How BMW's Soft Close Doors Work
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But you don't have to worry about that anymore. Because technology evolves so fast nowadays that new and innovative systems see daylight every day to make our lives easier.
Such an example is the so-called BMW Soft Close system. As you may find out just by reading its name, it's a technology aimed at those who don't want to see their car doors slammed, providing a much more gentle manner to address the process of door closing.
The idea behind this feature is pretty simple: why close the doors real hard when the car can take that of this for you? Simply close any of the four doors lightly and the system will automatically take it over, without any unpleasant noise, as BMW promises.
HOW IT WORKS
It's not rocket science and just like in many cases, it's a sensor that makes the whole thing possible. Whenever you closing the door, if you're not doing it hard enough to close it just like a normal door, the sensor detects it. For example, it's designed to detect the door when it's halfway there, which is at approximately 6 mm of the lock.
The sensor detects your attempt to close the door and once the latch catches the handle, an electric motor is turned on (an electric motor is installed for every single door, plus for the trunk if it's remotely controlled). The electric motor has the sole task to pull the door firmly, with a noise that can be barely noticed. Obviously, all door locks are brought to the original position, BMW says, which means that you can always open the door at any moment. Manually, that is.
There's something however that really needs to be mentioned. If you're pushing the door hard enough to close just like a regular one, the Soft Close system still works. But only to check whether the door was properly closed.
As you can see, it's all just a pretty simple system, so that's why owners of older BMWs try to install it on their cars. It doesn't cost too much and a simple search on Google reveals that the whole package, including the sensor and the four electric motors are priced at less than 1,000 euros. Obviously without installation costs, but there are plenty of forums online to provide assistance.
Short clip showing the Soft Close doors in action. Notice the gentle push of the driver.
BMW's Soft Close was initially installed on the 2002 7 Series, which seems just about right given the fact that this particular model is one of the most expensive model in the entire lineup. It was regarded like a feature more appropriate for luxurious cars that need to impress their rich buyers to the fullest.
There are several “pro” things for such a system and the most obvious one is that the door is automatically closed, which means that you don't have to repeatedly open and close the door to make sure it's properly shut.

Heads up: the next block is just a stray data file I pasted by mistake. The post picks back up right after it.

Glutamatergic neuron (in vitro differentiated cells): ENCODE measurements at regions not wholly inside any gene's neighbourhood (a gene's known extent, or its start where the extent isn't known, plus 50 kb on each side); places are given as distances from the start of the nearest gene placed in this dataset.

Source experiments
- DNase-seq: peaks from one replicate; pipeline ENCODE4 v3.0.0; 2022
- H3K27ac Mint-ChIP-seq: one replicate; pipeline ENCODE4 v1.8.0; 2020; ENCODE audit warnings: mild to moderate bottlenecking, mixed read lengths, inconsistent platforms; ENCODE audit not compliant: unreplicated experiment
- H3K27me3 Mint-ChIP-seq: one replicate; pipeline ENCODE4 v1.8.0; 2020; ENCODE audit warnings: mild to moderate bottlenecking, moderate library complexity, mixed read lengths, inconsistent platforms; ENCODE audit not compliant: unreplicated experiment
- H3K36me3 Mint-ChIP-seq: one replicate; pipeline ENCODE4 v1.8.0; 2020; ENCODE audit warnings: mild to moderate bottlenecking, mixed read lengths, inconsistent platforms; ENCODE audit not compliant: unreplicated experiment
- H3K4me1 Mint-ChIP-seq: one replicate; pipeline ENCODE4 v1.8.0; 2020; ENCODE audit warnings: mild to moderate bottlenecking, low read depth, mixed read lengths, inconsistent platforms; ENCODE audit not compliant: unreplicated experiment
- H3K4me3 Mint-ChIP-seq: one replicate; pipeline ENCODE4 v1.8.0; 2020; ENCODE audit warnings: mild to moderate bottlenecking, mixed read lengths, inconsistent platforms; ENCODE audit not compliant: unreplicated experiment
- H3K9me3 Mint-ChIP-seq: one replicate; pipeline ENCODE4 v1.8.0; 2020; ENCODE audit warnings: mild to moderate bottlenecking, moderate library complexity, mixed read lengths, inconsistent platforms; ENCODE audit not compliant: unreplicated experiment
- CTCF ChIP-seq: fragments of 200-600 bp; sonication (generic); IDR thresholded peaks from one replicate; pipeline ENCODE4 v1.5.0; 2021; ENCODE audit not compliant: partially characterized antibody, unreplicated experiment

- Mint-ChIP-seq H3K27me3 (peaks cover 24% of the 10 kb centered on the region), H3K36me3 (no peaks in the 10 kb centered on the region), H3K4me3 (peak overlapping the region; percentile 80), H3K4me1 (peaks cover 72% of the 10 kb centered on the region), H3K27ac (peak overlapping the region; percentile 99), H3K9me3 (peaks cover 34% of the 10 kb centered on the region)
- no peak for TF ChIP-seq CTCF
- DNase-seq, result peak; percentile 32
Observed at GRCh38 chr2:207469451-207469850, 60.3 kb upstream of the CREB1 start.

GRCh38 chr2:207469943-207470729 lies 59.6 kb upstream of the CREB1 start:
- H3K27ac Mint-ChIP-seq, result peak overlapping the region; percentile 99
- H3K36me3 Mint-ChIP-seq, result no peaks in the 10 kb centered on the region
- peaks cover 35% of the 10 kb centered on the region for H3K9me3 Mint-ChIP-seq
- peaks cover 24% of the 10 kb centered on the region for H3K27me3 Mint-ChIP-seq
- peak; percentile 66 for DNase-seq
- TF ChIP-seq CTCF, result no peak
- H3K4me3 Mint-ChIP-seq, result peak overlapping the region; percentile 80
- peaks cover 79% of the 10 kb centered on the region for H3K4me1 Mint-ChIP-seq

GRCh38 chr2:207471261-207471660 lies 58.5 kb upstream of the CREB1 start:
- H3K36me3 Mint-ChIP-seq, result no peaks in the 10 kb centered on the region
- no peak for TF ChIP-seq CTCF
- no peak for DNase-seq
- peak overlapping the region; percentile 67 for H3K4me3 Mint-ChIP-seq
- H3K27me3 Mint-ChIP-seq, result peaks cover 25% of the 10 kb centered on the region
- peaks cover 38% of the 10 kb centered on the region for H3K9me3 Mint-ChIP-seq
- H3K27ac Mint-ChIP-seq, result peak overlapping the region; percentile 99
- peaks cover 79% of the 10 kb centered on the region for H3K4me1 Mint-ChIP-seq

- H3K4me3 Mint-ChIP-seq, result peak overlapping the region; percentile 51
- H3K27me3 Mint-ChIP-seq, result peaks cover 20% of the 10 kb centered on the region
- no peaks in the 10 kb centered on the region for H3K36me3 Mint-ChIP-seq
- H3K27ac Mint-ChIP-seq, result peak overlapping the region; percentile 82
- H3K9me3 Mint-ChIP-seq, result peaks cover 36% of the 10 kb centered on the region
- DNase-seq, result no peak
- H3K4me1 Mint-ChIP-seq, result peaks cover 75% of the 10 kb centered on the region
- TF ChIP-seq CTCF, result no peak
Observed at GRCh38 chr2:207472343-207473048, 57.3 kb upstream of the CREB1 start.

Last but not least, such a system reduces wear and tear that could appear due to the hard closing of the door. Oh, and let's not forget about the luxury touch that it adds to your car. Such a simple way to impress your friends!
Believe it or not, not all drivers enjoy such a system. One of the main reasons? The price. BMW only sells Soft Close as part of a larger feature package (this obviously depends on the market), so the overall costs are much higher than the price of this particular system. Aftermarket? Not a good idea, you may lose your warranty.
This is how the Soft Close system works on a BMW 5 Series. In typical BMW fashion, this feature is only available as part of a larger optional package that also includes some other goodies, such as the power tailgate.
In addition, some drivers complain that their Soft Close feature isn't working anymore, so the electric motors need to be replaced every once in a while. They do a lot of work, especially because they also check if the door is closed properly when you push it hard enough to close completely.
There are people that claim that their electric motors aren't silent at all and produce a very unpleasant noise. Others report that the system works even when the door is completely open.
Last but not least, try driving a car that doesn't have Soft Close after a few months spent behind the wheel of a car that does have it. How many times did you have to open and close the door again? And how hard did you do it?
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comments written so far
On 31 August 2012 at 06:24 UTC, Eric Richardson said:
You've mentioned all of this, but not said if it stops a door being slammed, which was the opening of the piece. Does it have a damper to it, or does it just check if the door is closed after a good slam?
On 29 January 2013 at 11:15 UTC, Karen Hoveland said:
I had a disaster with the soft close door on my 550I. I accidently had my thumb in the wrong spot on the door and the automatic motor closed the door on my thumb before I could get it out of the way. My thumb was crushed in the door. This is a very dangerous convenience. I will never opt for it again. If this can happen to me, it's even more dangerous for a small child.
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